There’s nothing too complex about it.
The delivery range is divided into sectors.
Each sector is determined graphically, through its borders being drawn on a delivery range map.
A certain driver or drivers (with vehicles of their own) can be responsible for a specific sector or specific company vehicles can be bound for a specific sector, which, likewise, you can make drivers responsible for.
The system lets you set up a driver’s work schedule.
Deliveries are distributed to the sectors automatically. Based on the work schedule, dia$par determines a free driver in charge and processes a batch of documents automatically as well.
If a vehicle on a particular route is not filled to 100% capacity (dia$par tallies up the actual delivery weight/volume and matches the data with the relevant carrying capacity of a vehicle), the system offers the operator to either, if the vehicle is filled really low, distribute the deliveries meant for that vehicle among the rest of the car fleet and prevent it from going in route that day — or, conversely, use the car all the way by assigning to it some of the deliveries from the day’s other routes.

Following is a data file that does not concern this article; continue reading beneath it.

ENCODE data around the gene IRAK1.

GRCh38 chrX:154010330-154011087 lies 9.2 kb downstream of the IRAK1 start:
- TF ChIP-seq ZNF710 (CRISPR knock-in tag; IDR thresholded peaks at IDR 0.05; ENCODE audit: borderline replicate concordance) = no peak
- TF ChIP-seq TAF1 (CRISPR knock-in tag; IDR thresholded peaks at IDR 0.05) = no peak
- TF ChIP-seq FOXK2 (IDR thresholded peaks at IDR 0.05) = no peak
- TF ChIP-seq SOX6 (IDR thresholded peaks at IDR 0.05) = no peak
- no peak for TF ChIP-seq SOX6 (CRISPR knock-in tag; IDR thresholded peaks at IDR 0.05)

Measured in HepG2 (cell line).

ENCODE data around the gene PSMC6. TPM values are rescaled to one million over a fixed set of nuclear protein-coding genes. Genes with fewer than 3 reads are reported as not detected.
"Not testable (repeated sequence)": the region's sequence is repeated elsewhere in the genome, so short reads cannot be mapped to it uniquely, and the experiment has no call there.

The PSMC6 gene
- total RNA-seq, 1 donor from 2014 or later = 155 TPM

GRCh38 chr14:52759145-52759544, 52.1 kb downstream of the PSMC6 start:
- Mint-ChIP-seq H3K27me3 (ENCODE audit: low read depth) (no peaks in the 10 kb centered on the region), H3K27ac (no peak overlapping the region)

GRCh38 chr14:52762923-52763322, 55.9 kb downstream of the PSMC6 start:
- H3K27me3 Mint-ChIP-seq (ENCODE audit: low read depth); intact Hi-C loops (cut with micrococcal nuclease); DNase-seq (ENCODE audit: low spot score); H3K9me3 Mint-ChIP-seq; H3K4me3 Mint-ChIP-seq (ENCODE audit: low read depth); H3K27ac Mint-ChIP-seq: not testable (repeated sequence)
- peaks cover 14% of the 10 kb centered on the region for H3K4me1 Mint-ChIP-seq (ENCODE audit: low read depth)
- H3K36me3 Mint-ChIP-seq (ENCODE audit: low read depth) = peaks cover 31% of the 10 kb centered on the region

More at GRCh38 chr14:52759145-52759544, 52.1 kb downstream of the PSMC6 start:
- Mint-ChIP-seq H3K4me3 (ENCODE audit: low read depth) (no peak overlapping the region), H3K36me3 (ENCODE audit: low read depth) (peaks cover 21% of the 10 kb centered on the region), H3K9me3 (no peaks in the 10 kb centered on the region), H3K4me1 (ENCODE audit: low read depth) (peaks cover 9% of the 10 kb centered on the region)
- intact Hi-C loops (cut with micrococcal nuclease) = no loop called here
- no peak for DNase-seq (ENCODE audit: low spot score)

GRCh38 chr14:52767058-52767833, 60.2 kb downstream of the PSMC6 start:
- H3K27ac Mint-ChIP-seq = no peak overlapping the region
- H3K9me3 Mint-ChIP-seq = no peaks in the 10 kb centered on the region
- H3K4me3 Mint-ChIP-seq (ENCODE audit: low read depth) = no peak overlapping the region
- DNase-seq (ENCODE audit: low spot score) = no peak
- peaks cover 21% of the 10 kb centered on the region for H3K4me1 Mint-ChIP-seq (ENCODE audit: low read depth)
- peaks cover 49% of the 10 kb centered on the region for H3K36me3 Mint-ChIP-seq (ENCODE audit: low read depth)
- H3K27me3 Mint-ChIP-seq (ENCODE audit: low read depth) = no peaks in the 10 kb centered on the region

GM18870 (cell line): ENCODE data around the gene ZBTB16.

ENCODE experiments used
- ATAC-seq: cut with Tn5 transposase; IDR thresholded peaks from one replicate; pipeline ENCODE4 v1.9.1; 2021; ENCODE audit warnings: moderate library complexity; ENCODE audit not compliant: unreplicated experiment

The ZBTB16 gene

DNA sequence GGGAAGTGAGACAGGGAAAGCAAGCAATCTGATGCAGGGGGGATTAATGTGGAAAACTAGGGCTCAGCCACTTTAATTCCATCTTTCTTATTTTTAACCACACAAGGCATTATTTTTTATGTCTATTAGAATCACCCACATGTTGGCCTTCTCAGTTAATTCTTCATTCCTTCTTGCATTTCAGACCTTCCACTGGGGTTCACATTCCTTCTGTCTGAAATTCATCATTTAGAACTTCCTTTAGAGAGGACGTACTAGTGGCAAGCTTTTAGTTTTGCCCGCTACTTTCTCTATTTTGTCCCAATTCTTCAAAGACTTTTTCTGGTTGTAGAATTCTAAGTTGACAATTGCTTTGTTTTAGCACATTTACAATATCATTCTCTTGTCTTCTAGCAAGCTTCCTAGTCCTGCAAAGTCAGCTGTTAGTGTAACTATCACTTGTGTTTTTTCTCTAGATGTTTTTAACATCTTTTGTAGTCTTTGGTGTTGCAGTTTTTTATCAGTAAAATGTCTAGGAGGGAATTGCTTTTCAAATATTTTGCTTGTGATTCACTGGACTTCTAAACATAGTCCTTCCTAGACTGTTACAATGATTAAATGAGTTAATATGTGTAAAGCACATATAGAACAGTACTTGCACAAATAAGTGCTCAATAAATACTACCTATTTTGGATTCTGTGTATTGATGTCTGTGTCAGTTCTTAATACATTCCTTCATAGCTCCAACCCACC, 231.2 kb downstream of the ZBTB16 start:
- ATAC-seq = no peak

There may be cases when dia$par is unable to allocate some addresses among drivers/cars automatically. The operator will process non-typical cases by means of a map where such problem addresses are displayed as points.
dia$par marks the address indicators with a certain color depending on the order’s weight and dimensions and whether it’s got certain categories of goods which may place limitations on the vehicle (e.g., side-by-side refrigerators).
As a result of implementing such a system at Energoboom, the daily routing of a few hundred deliveries and printing of all the relevant documentation takes just 10-15 minutes.
That’s 10-15 minutes a day worth of extra workload for a staff member who, for the rest of the time, is going to be minding just their core duties.
Consequently, the need for on-staff "logisticians" falls off a bit sooner than you may expect it to.